How well do you communicate with your clients?

Communicating with Clients – A Guide for Personal Trainers

Like many professions which involve consultation and working closely with clients, Personal Training can only be successful when the relationship between trainer and client is productive. If you’d like to improve your communication and interaction skills, here is a quick guide to communication that will help you to retain clients and attract new ones.

The Trainer-Client Relationship

As a Personal Trainer, your primary goal is to assist clients in maximising their fitness while adopting healthy eating habits, learning good exercise and gym technique, and setting attainable fitness and weight-loss goals for themselves.

Because Personal Trainers are required to consult with clients and train them in a hands-on way, communication is vitally important in this industry. From initial meetings where the client’s fitness level is assessed, to meal planning, exercise planning, and the actual process of training, a number of different skills are called for. These include:

•    Clear communication – Your client trusts you to explain concepts clearly and if you succeed in doing so, you’ll find your relationship progresses extremely well with excellent results.

•    Good Instruction – As a Personal Trainer you have a wealth of knowledge and skills which must be passed on to your clients. By giving good instructions and remaining patient and encouraging, you’ll see your client’s progress by leaps and bounds.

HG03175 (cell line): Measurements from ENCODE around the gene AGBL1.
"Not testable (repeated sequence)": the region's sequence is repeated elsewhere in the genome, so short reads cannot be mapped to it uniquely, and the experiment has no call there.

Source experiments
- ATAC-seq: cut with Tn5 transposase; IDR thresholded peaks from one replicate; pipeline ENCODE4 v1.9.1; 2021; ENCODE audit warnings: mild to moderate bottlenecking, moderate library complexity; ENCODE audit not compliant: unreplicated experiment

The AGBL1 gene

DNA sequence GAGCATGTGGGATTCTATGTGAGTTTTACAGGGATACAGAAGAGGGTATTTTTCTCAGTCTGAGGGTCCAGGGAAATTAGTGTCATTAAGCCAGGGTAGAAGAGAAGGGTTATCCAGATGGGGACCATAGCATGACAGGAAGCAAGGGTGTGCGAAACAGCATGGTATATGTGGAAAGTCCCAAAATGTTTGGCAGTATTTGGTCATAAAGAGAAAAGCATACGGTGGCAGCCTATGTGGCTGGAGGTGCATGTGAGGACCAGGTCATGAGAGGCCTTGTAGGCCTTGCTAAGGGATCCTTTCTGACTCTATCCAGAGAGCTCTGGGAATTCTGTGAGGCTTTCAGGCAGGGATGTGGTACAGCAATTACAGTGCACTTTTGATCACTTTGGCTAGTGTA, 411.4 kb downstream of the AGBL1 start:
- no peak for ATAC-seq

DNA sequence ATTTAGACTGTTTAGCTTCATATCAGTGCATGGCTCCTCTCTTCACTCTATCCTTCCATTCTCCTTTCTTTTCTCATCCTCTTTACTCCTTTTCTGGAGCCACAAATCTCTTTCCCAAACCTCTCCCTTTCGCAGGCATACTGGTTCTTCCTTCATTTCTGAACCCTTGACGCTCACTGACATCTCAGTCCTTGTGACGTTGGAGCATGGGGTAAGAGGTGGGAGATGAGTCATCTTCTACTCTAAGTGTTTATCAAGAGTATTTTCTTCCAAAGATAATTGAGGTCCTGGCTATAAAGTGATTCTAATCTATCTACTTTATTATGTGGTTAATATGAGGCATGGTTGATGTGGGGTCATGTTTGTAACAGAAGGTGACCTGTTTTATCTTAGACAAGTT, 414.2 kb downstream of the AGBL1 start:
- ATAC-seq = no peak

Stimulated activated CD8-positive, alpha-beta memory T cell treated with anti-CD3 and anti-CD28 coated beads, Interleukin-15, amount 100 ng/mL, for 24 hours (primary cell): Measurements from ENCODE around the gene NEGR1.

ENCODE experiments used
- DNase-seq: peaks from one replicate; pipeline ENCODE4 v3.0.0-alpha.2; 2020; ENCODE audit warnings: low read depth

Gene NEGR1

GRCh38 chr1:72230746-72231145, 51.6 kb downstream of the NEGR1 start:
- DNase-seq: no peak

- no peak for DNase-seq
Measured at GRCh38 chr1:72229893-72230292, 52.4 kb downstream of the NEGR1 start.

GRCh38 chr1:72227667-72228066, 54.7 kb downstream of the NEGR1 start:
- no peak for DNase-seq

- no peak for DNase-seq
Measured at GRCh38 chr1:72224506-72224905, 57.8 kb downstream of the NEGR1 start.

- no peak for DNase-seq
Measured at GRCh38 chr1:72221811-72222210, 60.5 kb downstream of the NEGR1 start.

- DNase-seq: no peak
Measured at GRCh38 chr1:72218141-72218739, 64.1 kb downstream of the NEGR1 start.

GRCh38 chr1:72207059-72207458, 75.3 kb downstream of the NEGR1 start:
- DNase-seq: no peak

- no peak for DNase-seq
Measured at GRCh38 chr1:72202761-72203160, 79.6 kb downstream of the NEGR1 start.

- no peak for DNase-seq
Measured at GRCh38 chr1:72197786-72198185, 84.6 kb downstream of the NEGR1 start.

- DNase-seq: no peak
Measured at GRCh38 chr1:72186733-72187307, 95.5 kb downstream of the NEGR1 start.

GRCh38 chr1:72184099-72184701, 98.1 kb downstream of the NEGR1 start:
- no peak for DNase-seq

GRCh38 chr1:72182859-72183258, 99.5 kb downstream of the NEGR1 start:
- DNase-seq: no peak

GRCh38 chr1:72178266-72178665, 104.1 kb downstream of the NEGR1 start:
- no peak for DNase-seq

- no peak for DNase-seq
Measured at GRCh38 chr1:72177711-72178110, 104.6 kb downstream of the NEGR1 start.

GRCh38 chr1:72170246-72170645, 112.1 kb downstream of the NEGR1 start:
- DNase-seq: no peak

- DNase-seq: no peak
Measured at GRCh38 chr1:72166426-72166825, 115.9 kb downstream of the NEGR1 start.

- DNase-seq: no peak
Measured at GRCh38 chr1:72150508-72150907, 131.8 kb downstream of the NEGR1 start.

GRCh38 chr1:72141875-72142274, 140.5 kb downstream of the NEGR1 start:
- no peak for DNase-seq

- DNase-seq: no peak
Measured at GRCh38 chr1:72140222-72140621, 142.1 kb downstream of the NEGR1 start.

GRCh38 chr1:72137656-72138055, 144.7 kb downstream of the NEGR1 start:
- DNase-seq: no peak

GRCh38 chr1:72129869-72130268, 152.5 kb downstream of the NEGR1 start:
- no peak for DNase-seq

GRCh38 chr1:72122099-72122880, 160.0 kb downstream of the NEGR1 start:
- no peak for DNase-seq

•    Firmness and Encouragement – Personal Trainers need to be firm with clients at times, especially when fitness training and diet changes are concerned. However, you should never come across as high-handed or bullying in any way. A far better approach is to encourage good exercise and nutrition habits in your clients, and praise them for following your system.

Fundamentals of Good Communication

If you sometimes find yourself struggling to communicate something to your clients, ask yourself the following questions:

1.    Would I understand what I have just said if I didn’t know it already?

2.    Did I say it in a positive way which encouraged my client to pay attention and learn?

3.    Was my meaning clear and precise, or could there have been some confusion?

By assessing your own communications like this, you’ll soon find yourself being clear, direct, and encouraging – three excellent traits which will aid your communication with clients immensely.

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